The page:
Monday 17 June 2019

Remote Access: Catching a Train from Corrour, UK

I was hosted in Scotland by Visit Scotland.

The last thing I did on my visit to Scotland last week was perhaps the most interesting. Certainly the most surreal.

I caught a train from Corrour.

This may sound like no big deal, but Corrour is not that easy to reach. Located on the edge of the sprawling Rannoch Moor in the Scottish Highlands, it's a private estate with a history of hosting visitors for hunting and fishing. In addition to enabling these activities, and providing onsite cottage accommodation, the estate also has its own mainline train station.

Corrour Station, the UK's highest mainline station at 408 metres, is not somewhere you can simply drive to. It has no public road access, so the only way to reach the station is by train (of course) from Glasgow or Fort William, or on foot. As Rannoch Moor is a starkly beautiful wilderness popular with hikers, it's a useful place to start or finish a walk.

Intriguingly, though there aren't many trains that pass each day, all of them stop at Corrour. You can even catch the Caledonian Sleeper train all the way to or from London from here, which I was intending to do the day I arrived at the station.

There's also accommodation at the station, with B&B rooms available inside the old signal box building.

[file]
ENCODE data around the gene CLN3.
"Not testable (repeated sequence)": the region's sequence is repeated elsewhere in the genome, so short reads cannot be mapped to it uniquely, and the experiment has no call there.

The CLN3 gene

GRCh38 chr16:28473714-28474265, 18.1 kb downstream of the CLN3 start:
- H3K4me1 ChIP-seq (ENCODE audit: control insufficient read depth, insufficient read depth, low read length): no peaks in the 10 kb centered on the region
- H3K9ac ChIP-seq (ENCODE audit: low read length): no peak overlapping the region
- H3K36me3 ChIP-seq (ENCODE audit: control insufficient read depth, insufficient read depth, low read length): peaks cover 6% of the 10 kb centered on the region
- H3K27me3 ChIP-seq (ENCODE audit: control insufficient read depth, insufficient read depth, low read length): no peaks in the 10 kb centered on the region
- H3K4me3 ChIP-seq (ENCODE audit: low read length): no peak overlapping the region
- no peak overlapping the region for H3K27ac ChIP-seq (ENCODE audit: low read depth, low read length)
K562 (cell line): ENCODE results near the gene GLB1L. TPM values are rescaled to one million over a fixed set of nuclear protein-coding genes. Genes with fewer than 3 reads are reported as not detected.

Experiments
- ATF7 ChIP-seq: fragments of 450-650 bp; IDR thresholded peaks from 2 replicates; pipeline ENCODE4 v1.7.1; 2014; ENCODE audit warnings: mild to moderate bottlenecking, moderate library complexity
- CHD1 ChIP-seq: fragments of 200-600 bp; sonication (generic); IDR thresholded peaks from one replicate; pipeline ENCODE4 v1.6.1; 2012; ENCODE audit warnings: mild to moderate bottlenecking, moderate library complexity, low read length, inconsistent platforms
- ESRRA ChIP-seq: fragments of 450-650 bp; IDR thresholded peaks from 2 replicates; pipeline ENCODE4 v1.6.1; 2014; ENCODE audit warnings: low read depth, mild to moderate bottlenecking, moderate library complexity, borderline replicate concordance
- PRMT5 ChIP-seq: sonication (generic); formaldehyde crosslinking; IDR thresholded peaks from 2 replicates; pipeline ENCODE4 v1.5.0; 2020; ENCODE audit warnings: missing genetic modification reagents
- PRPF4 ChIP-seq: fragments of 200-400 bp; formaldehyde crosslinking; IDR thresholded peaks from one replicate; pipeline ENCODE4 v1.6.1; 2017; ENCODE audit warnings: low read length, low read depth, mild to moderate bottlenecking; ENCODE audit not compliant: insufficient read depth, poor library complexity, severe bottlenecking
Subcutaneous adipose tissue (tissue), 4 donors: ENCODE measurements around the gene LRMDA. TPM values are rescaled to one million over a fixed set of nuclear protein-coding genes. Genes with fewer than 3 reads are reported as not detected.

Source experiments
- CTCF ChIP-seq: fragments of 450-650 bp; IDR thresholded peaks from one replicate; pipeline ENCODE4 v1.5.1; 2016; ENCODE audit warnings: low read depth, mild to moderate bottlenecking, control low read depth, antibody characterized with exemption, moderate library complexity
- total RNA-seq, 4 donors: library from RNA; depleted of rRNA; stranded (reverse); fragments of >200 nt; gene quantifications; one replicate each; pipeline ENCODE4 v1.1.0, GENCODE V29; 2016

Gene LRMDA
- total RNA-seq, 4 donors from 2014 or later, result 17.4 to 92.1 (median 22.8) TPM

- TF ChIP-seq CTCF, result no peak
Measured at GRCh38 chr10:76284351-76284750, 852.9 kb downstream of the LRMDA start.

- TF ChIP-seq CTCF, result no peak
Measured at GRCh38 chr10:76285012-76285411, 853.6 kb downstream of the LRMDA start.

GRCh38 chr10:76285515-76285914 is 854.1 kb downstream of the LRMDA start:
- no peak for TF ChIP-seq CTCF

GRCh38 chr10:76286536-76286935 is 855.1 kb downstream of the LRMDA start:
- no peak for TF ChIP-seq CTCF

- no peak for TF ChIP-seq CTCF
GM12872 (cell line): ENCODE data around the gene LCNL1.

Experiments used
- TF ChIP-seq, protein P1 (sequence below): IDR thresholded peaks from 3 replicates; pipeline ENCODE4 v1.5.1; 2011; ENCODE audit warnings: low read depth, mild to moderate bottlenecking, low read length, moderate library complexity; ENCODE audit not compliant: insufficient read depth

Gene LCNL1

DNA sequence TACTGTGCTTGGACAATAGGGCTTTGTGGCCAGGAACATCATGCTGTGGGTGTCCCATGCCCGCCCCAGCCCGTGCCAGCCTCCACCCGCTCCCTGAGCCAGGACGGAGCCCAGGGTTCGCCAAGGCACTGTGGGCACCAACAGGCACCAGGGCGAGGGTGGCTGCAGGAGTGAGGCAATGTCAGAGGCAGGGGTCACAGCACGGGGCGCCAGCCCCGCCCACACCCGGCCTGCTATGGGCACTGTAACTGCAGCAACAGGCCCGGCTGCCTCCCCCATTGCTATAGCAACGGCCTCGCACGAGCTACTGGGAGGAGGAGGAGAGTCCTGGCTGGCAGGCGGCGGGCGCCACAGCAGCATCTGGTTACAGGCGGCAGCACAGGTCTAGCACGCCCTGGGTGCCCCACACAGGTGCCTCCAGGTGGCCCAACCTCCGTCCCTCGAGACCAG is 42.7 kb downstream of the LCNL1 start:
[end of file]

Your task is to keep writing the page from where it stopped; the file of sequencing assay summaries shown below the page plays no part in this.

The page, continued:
The minor miracle which ties together all these uses is the Station House Restaurant. Though the station is in the middle of nowhere, its restaurant is open all day from breakfast to dinner. It's not uncommon for diners to come out on an early evening train from Fort William, have dinner then head back on the last train of the night.

I had a few hours to kill before the sleeper arrived on the way to London, so I had a late lunch at the restaurant, which has a marvellously warm and cosy interior. I could imagine it seeming an oasis to hikers on a cold day. Indeed while I was relaxing on a sofa a pair of walkers arrived who'd just trekked for some distance to meet a friend at the station, the latter arriving by train.

After lunch I donned some warm clothing (there was a chill in the air, despite it being June), and walked part of the way toward Loch Ossian, about two kilometres east of the station. At the loch there's a hostel with dormitory beds, inside a building which was once a boathouse.

It was good being out in the open. With the station's buildings hidden behind a rise, it felt properly remote, with impressive rugged hills on the horizon.

Returning to the station I whiled away a few hours reading, and chatting to the friendly staff between customers. Every table was booked for dinner that night, and as dinnertime approached there was a sudden rush of new arrivals, coming by train either from Fort William, from the adjacent accommodation, or from the hostel.

This lively group of revellers gave this unlikely remote eatery a festive mood, and I felt a bit regretful leaving them behind to walk upon the cold platform as I waited for the London train.

But then the Caledonian Sleeper arrived, I jumped aboard, and Corrour was lost to sight as we began the long haul south. Though I had a strange feeling that I would be back.

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